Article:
At some point in junior high school or high school, I changed. Perhaps it was because I found myself in a much larger school with a huge group of strangers, being swallowed up by the crowd, or maybe it was my growing feeling of being on the outside, or the fact that one of my elementary school teachers had recommended me for a math class for "slow" kids while my few friends were taking advanced classes.

It must have been around then that my confidence in myself began to erode. No matter how well I did in school, I feared failure. The more I feared failure, the harder it was to work. By the time I took advanced and college composition classes, my INFP personality and my fears had teamed up to make me a lifelong procrastinator. My papers were due on Monday mornings, so I would write them on Sunday evenings and type them (painfully slowly on a manual Royal Sabre typewriter) overnight, probably keeping my poor mother in the next room awake.

I never liked anything I wrote, or, if I did, I knew it would be subject to scathing criticism—which it rarely if ever was. I lived in terror that my work would reveal what I'd tried to keep secret—that I'm neither educated nor bright.

Fast forward 30+ years; not much has changed. The internal censor triggered by the process of getting out and growing up is as oppressive as ever. I have a terminal case of writer's block and can't do the one thing I'm reasonably good at. I read what others write and feel ashamed that it comes so easily to others and not at all to me.

Although my job requires little meaningful or intellectual effort and although I'm very good at it, I still procrastinate, still out of a fear of being found wanting. I can't focus on reading or anything else for more than a few minutes at a time; my mind never wants to settle down and think things through. And I never want to start anything; if I do, I never finish it.

How do you kill the adult censor, the fears programmed into your psyche over so many years, and how do you recapture the self-assurance and unselfconscious creativity of childhood that time and experience conspire together to repress?

Sunday, October 2, 2005

Review: The Green Dwarf

The Green Dwarf: A Tale of the Perfect Tense by Charlotte Brontë. Recommended.

The Green Dwarf demonstrates that literary achievement owes perhaps as much to experience and craft as to ability.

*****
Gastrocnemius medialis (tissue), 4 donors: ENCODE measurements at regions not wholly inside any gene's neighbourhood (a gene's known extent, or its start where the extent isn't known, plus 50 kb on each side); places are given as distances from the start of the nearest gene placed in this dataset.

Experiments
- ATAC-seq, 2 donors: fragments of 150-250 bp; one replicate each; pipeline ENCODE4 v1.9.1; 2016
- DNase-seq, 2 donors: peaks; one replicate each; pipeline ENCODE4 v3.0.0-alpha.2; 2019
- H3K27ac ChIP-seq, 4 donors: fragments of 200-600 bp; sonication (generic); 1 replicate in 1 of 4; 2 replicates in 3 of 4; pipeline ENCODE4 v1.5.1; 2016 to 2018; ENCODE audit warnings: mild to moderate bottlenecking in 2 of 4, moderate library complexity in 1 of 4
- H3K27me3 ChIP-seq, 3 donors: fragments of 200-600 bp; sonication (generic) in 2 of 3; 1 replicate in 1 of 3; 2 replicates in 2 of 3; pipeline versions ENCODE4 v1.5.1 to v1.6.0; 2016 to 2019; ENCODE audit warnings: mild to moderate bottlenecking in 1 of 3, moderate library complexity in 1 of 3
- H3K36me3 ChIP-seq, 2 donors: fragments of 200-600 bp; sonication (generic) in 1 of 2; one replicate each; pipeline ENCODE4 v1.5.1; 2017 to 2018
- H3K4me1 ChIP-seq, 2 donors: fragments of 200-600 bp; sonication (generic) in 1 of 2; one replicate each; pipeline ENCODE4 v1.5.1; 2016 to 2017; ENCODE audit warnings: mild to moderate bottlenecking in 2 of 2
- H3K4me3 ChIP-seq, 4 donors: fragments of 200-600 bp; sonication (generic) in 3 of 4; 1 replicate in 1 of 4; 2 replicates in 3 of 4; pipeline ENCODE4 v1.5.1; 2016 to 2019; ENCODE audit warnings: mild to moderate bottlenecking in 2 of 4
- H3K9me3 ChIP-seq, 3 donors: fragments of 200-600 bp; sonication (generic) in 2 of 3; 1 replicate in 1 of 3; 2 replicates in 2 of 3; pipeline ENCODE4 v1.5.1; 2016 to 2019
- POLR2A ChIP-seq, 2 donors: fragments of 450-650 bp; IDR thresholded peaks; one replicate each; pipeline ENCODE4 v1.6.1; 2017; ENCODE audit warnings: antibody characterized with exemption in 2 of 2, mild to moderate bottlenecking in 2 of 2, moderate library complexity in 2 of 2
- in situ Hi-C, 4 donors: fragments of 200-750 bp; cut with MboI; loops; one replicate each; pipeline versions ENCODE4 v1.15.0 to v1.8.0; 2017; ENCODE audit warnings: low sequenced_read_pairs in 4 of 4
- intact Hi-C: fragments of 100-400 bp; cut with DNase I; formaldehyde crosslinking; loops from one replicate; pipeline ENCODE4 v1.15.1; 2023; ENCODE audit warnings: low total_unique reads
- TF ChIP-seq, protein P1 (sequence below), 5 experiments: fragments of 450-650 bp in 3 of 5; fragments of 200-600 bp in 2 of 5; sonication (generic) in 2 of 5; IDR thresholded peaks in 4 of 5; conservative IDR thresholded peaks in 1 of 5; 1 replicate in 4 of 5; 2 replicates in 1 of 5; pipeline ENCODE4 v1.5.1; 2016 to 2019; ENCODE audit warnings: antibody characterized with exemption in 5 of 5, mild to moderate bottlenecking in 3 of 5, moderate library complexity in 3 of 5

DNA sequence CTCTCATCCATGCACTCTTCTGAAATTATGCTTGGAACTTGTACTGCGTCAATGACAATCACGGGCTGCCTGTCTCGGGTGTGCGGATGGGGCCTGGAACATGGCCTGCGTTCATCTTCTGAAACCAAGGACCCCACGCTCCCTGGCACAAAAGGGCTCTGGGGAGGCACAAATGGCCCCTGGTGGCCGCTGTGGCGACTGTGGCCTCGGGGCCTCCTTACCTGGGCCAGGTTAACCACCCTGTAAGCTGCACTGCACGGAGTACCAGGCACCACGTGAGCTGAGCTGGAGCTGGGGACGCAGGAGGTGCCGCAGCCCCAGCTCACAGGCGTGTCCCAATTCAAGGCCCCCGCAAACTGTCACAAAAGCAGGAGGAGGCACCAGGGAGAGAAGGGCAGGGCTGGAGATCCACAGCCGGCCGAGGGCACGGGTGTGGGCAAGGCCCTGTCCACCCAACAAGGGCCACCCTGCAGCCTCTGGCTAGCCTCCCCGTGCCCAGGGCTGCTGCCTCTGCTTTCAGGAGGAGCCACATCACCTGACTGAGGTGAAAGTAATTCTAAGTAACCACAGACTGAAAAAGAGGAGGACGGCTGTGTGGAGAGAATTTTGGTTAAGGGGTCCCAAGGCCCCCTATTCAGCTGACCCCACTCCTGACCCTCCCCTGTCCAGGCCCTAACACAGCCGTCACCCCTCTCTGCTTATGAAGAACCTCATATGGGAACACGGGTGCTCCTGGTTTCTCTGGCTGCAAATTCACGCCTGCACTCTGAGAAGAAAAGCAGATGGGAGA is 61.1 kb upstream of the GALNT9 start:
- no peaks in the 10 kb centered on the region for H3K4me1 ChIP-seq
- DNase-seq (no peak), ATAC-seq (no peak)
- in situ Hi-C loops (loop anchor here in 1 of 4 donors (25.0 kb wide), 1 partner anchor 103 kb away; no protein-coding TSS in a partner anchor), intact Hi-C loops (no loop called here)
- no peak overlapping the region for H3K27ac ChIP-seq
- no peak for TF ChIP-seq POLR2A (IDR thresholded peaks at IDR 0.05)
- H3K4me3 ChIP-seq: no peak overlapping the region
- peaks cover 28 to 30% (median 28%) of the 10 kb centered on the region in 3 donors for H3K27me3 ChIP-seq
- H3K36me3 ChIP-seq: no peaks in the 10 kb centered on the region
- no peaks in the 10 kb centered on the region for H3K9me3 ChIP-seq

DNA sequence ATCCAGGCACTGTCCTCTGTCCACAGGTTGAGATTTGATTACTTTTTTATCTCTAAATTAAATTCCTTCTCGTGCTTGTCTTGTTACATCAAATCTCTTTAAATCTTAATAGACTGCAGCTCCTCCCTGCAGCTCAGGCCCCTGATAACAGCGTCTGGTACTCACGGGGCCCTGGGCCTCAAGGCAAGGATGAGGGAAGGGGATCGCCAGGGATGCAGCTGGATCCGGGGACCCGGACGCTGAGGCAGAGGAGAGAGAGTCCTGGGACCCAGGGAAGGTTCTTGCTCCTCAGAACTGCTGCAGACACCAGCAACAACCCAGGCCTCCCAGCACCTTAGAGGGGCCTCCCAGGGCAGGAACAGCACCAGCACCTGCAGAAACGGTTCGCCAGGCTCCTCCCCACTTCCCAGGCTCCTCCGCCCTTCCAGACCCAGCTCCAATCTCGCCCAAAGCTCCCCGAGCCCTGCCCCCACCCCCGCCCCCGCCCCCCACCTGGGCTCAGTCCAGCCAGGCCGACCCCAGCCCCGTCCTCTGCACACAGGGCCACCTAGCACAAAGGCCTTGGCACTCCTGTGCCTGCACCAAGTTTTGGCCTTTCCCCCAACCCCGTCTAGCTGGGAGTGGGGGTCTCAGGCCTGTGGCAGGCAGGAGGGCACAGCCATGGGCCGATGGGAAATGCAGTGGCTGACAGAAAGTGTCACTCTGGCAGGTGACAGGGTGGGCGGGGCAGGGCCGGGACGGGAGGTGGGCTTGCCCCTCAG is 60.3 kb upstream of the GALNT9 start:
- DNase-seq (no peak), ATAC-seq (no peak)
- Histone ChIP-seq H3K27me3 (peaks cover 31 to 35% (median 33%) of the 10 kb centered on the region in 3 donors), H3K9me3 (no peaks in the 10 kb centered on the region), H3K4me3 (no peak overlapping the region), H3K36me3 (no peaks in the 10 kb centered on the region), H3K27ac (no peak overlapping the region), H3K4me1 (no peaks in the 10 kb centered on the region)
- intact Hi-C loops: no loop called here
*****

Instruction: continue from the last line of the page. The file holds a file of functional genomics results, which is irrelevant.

Set in the exotic colonial city of Verdopolis in Africa, The Green Dwarf is awkward on its own as a novella. It's framed at the beginning as a tale within a tale; the recuperating Lord Charles, apparently a renowned literary figure, requests his venerable friend Bud to tell him a story, which turns out to be the story of The Green Dwarf. There are references near the beginning and end to "Captain Tree," who would apparently figure in other juvenilia by the Brontë siblings.

A time-worn adage about writing is to "write what you know." The Green Dwarf exemplifies the practical reason for this bit of wisdom; the Brontë siblings did not know Africa, so little of Verdopolis resembles a colonial African city or town. Even the descriptions of hills, glens, and forests, save for the occasional mention of a palm, evoke an English or Scottish setting, not an African one. It's also never revealed in which part of the vast African continent Verdopolis lies. The nature of the "African Olympic Games," the characters' names, the occasional anachronism, and the plot of a lady in distress lend The Green Dwarf the air of a fairy tale in a fictional setting.

Interestingly, Brontë's imagination is perhaps limited by her chronological age and her social and cultural experience and milieu. The piece villain says, "Beautiful creature . . . Behold me, fair lady, and know into whose power you have fallen!" A more mature or modern writer might hint at something more sinister to follow, as Brontë will later hint at Rochester's depravity and his paternity of his ward Adele, but after this ominous line the kidnapper merely gloats and then leaves to serve his country.

The Green Dwarf's beginning and early Napoleonic aside are nonsensical, its language overblown, and its plot awkward (and interrupted by authorial intrusions such as, "It may now be as well to connect the broken thread of my rambling narrative before I proceed further."). Brontë's imagination shines through at times, in whimsy, in images, and in words. The ailing Lord Charles is fed a diet that consists of, among other delicacies, ". . . stewed cockchafers . . . and roasted mice." In his rambles, he suddenly comes upon the green, foam-covered sea, which his "excited fancy" sees as a plains covered with "white flowers and tender spring grass and the thickly clustered masts of vessels . . . transformed into groves of tall, graceful trees, while the smaller craft took the form of cattle reposing in the shade"—quite a vision for the recovering poet. And Bertha's comment upon the arrival of Lady Emily answers its own question: "But what have you brought such a painted toy as this here for? There's no good in the wind, I think."

Brontë foreshadows the significance of the "carroty-haired hero of the cart and asses" when he defeats Colonel Percy's magnificent steeds and chariot in a race. She also cleverly keeps him a man of mystery: How did he win the race? How did he happen to be at the right place at the right time to find Colonel Percy's servant "at a very lonely part of the road"? If he is more than human, why does he need Colonel Percy's money to pay for his vices? Or is he a representative?

In many ways, The Green Dwarf reads more like a play than a novella. with the awkward authorial intrusions serving as scene breaks. Even the Ashantees and their king Quashie are mere plot devices who enter the scene, breathe wind into the plot's sails, and add nothing to the drama.

Work on The Green Dwarf and other juvenilia undoubtedly fired Brontë's continued interest in writing. She achieved success when she left Verdopolis and Africa behind and focused her imagination and her ability to convey it on what she knew and had experienced—the often difficult, lonely, isolated lives of independent, intelligent women in the 19th century, women who, like Jane Eyre, do what they believe is right at the cost of their own happiness.

Sunday, 2 October 2005.
© 2005 by Diane L. Schirf.